The Illinois General Assembly moved closer to a so-called “assault weapon” ban when the state House of Representatives passed the Protecting Illinois Communities Act on a vote of 64-43.
HB 5855 is now headed to the State Senate as SB 2226, where it is expected to pass before going to Gov. J.B. Pritzker, who has supported the legislation and is expected to sign it into law. Gun rights advocates vowed to continue their fight against the proposed law that the president of the Illinois State Rifle Association (ISRA) calls “blatantly illegal.”
According to an alert on the ISRA website, the Senate version of the bill SB 2226 could pass before Jan. 9.
“Call your State Senator immediately, at their Springfield office, and tell them you oppose SB2226,” the alert reads.
ISRA President Doug Mayhall, said his organization would sue if the bill is signed into law.
“We are definitely doing that,” Mayhall told The Epoch Times.
In the State House, the bill was sponsored by State Rep. Bob Morgan (D-58th District). The version that passed would ban so-called assault weapons along with magazines that hold more than 12 rounds of ammunition. The law was changed slightly before the vote. A provision to raise the age for receiving a Firearms Owner Identification Card from 18 to 21 was removed.
It would “tighten regulations to prohibit rapid-fire devices turning weapons into fully automatic guns.” These devices, sometimes called “switches,” are already illegal under federal law.
The bill calls for an anti-gun trafficking strike force in the Illinois State Police. Currently legal weapons would have to be surrendered or registered with the state and pay a fee. Mayhall said law-abiding citizens should not have to register legally-owned firearms because the Second Amendment protects firearms ownership.
Mayhall said registration only serves one purpose.
“Registration always turns into confiscation,” Mayhall said.
Law Has ‘Red Flag’ Provision
The new law would also expand Illinois’s Firearms Restraining Order (FRO) law. It would extend the life of a FRO from six months to one year and expands the pool of persons who could ask the court for a FRO.
“It would change from a family member (to request a FRO) and opens it up to anyone,” Mayhall said. “If you don’t like my political views, you could unfairly give me a lot of grief.”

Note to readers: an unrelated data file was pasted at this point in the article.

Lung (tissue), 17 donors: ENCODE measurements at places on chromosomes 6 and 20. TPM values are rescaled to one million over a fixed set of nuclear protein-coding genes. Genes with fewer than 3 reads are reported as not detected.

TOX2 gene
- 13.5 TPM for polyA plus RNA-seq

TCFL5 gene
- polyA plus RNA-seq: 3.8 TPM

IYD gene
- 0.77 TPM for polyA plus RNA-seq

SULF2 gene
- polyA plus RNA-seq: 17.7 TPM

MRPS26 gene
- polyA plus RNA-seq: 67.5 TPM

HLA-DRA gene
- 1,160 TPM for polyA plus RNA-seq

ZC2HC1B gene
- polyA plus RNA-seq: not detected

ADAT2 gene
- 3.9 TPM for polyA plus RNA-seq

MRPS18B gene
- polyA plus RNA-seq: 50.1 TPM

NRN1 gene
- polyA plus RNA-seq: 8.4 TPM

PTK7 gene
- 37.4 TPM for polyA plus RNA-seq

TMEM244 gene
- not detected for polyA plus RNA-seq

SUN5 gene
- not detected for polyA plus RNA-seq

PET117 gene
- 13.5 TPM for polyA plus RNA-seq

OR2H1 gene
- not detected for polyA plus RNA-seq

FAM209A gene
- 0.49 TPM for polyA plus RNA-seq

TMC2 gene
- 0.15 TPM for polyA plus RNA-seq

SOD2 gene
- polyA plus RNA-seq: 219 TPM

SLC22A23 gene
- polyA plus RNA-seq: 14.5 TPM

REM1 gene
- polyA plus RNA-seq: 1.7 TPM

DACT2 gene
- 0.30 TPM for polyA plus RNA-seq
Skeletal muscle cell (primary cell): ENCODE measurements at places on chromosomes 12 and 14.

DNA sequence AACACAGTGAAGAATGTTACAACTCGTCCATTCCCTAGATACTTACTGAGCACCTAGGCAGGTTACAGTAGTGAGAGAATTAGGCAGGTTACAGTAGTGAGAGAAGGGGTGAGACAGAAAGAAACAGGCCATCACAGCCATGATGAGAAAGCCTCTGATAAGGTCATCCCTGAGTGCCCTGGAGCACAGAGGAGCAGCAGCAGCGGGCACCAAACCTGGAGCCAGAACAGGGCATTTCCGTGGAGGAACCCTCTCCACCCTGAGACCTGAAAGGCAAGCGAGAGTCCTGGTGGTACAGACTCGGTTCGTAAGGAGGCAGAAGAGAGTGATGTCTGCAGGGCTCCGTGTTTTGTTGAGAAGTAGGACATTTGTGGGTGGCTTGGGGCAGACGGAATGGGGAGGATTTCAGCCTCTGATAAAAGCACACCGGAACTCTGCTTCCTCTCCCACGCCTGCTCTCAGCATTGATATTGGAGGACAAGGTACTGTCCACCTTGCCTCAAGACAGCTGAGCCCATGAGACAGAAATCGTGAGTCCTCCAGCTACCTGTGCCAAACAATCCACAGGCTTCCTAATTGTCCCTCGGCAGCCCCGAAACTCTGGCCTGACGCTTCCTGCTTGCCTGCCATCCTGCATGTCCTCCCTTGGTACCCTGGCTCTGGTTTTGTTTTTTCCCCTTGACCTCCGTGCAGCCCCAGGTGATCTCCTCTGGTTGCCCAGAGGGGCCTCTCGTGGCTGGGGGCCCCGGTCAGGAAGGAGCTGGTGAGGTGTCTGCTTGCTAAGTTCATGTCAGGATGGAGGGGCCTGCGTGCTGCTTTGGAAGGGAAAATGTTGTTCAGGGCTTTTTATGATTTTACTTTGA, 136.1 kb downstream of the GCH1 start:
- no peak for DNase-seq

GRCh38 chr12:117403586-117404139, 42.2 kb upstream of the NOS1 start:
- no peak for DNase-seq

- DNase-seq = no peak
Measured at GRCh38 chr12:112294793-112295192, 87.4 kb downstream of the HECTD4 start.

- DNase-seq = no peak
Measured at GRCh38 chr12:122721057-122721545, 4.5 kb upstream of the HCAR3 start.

Information about the bill can be found on Morgan’s webpage. On the webpage, Morgan wrote that the legislation aligns with his promise to reduce gun violence in the state.
“After the July 4th mass shooting, I made our community, and our state, a promise that I would do everything in my power to prevent this tragedy from happening again,” Morgan’s website reads.
In that shooting, a 22-year-old man opened fire during a July 4 parade in Highland Park, Ill. He reportedly killed seven people and wounded dozens more. He is currently facing more than 117 charges, including 21 counts of murder. Morgan did not explain how his law would have prevented that shooting.
GOA Calls For Action
Virginia-based Gun Owners of America (GOA) previously posted an alert on its website calling on Illinois gun owners to take action. GOA’s statement warns that the restrictions could harm lawful gun owners and their families.
“Banning (guns) will only prevent law-abiding citizens from purchasing the best firearm to defend themselves. Not to mention, the requirement to register currently owned firearms is vehemently unconstitutional,” the GOA statement reads.
Mayhall agreed. He said the description of weapons to be banned is vague and could cover commonly used hunting rifles and shotguns. In addition, he took issue with the claim that so-called assault weapons are uncommon.
Six states and Washington, DC, currently have assault weapons bans. States with bans are California, Connecticut, Massachusetts, New Jersey, Washington, and Maryland.
“They want to ban the AR-15; it’s the most common sporting rifle in the U.S.,” Mayhall said.